haiku for single people, #3. and #2 redux.

Mathijs, the “true optimist,” has gotten me to change the name of this series of posts. But, being the unflagging optimist that he is, he didn’t want to stop there. He actually took the time to re-write my last haiku, with the idea of making it more positive.
Now, we need to cut Mathijs some slack on his first attempt – he is an exceptional computer programmer, but wrote his first haiku before looking up what a haiku actually was.
As a reminder, here is my original poem:

King sized bed, empty…
No snoring either, hooray!
Damn cat keeps me up.

And here is Mathijs’ poem, the happier version:

King sized bed, all by myself…
No snoring either, Hooray!
Cat loves this huge cuddle space with me.

Well, there’s my problem! I haven’t been thinking of my bed as a cuddle space lately! Thank you Mathijs for changing my perspective.

Now, anyone want to take a crack at #3??? This one is inspired by the anticipation of cooler weather & being a single homeowner:

Who cleans the gutters?
Could someone help with my sink?
Don’t all speak at once…

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ace and stuff.

So I live by myself. I like living by myself – the only mess that’s around is MY mess. There’s no snoring to keep me awake. I can always have whatever I want for dinner. You know, those kinds of things. The kind of things that really, many of us might be happy to give up for the love and companionship of a good person… But in the meantime, I’ll make the most of the single livin’!

I’m often out and about, but I have to admit  – it does sometimes get a little quiet around the house. I have a cat, but she’s not all that great for conversation. What fun is someone who always silently agrees with whatever you say, while simultaneously giving you a very judgmental glare?

So yup, it’s just me and the cat. Sitting around the house. Being quiet. Thinking, mulling. Eating. Sleeping. I’m not surprised it’s gotten to this point – I’ve started talking to things around the house. And of course, they’re always referred to in the masculine gender.

First and foremost, there’s Murray – my big, sexy beast Murray. Every morning when I go get an apple out of the fridge in the garage (no, I haven’t named that yet), I say hello to my bad-ass Murray. He’s the strong, silent type. He never says hi back, but he’s always right there (no judgmental glares). And he literally takes me for a ride almost every day – but in a good way. He always sounds sooooo good – with his sexy Bose sound system.  I like a guy who will play good music for me.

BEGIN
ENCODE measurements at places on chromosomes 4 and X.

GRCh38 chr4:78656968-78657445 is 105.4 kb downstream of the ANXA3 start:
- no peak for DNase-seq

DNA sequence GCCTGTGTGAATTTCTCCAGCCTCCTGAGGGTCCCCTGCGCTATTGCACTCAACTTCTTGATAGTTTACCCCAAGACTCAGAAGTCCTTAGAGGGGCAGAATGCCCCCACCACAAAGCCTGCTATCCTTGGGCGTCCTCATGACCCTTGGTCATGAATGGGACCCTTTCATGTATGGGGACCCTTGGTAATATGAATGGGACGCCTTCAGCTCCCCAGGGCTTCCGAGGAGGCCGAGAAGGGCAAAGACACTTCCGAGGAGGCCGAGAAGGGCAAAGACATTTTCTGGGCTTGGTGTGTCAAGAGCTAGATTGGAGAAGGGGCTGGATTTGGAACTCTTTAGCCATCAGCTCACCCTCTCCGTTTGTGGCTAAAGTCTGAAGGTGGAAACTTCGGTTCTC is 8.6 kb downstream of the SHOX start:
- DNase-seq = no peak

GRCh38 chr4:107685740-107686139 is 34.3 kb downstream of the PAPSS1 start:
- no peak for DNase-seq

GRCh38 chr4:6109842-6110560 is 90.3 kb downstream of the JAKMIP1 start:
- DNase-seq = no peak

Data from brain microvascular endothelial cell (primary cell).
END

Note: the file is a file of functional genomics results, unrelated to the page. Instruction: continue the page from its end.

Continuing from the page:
I try to take good care of him, but thankfully he’s very forgiving, and hasn’t let me down yet. I may not give him presents as often as I should (I’ve forgotten our anniversary date), but I always have a kind word for him. He’s totally paid for – I OWN his ass. And we have an “understanding” – I can see other guys, when the opportunity presents itself. Pretty good setup, really.
I love you, Murray. Thanks for always being there.

murray

**I’m pretty sure that at this point, I keep the apples in the garage just so I can say hi to Murray every morning. I’m going to sell that fridge soon – even so, I’ll probably keep poking my head in the garage every morning…

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summary of today’s run.

Time: 05:10
Distance: 3.6 mi
Location: the hood
70F (!), clear, starry sky with the perfect crescent sliver of a waning moon

Mile 1
Song: White Light – Wilco
Comment: Wow, I’m not sure how much more I can take but Wilco is telling me things are alright…

Mile 2
Song: Ladies of the World – Flight of the Conchords
Comment: Sorry about that, rabbits (details will remain between me and the rabbits)

Mile 3
Song: Run Like an Antelope – Phish (studio version)
Comment: Working up to running 9 miles by the end of October is going to be interesting…

Mile 3+
Song: Eyes of the World – Grateful Dead, live, circa 1973-1974
Comment: This song makes me feel better every time (except for versions from the early 80’s when it sounded like even Bobby Weir was on coke).